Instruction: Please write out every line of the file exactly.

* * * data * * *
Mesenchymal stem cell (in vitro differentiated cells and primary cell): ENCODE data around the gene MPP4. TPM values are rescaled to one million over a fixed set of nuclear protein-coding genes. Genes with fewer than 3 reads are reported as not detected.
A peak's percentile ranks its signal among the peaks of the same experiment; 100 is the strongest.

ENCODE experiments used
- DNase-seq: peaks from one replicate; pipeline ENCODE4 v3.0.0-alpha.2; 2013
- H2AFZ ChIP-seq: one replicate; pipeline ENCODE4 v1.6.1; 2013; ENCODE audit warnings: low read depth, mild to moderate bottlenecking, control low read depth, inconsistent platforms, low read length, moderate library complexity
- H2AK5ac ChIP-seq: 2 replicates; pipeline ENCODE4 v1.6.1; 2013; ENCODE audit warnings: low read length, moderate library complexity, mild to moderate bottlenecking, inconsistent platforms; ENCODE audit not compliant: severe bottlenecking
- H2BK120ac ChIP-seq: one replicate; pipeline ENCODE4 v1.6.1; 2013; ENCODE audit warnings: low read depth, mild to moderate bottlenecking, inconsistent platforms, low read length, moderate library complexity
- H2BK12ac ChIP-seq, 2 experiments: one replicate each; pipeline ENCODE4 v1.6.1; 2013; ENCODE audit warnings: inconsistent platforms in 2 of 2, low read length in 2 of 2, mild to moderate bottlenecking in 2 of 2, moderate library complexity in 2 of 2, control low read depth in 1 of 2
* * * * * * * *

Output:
Mesenchymal stem cell (in vitro differentiated cells and primary cell): ENCODE data around the gene MPP4. TPM values are rescaled to one million over a fixed set of nuclear protein-coding genes. Genes with fewer than 3 reads are reported as not detected.
A peak's percentile ranks its signal among the peaks of the same experiment; 100 is the strongest.

ENCODE experiments used
- DNase-seq: peaks from one replicate; pipeline ENCODE4 v3.0.0-alpha.2; 2013
- H2AFZ ChIP-seq: one replicate; pipeline ENCODE4 v1.6.1; 2013; ENCODE audit warnings: low read depth, mild to moderate bottlenecking, control low read depth, inconsistent platforms, low read length, moderate library complexity
- H2AK5ac ChIP-seq: 2 replicates; pipeline ENCODE4 v1.6.1; 2013; ENCODE audit warnings: low read length, moderate library complexity, mild to moderate bottlenecking, inconsistent platforms; ENCODE audit not compliant: severe bottlenecking
- H2BK120ac ChIP-seq: one replicate; pipeline ENCODE4 v1.6.1; 2013; ENCODE audit warnings: low read depth, mild to moderate bottlenecking, inconsistent platforms, low read length, moderate library complexity
- H2BK12ac ChIP-seq, 2 experiments: one replicate each; pipeline ENCODE4 v1.6.1; 2013; ENCODE audit warnings: inconsistent platforms in 2 of 2, low read length in 2 of 2, mild to moderate bottlenecking in 2 of 2, moderate library complexity in 2 of 2, control low read depth in 1 of 2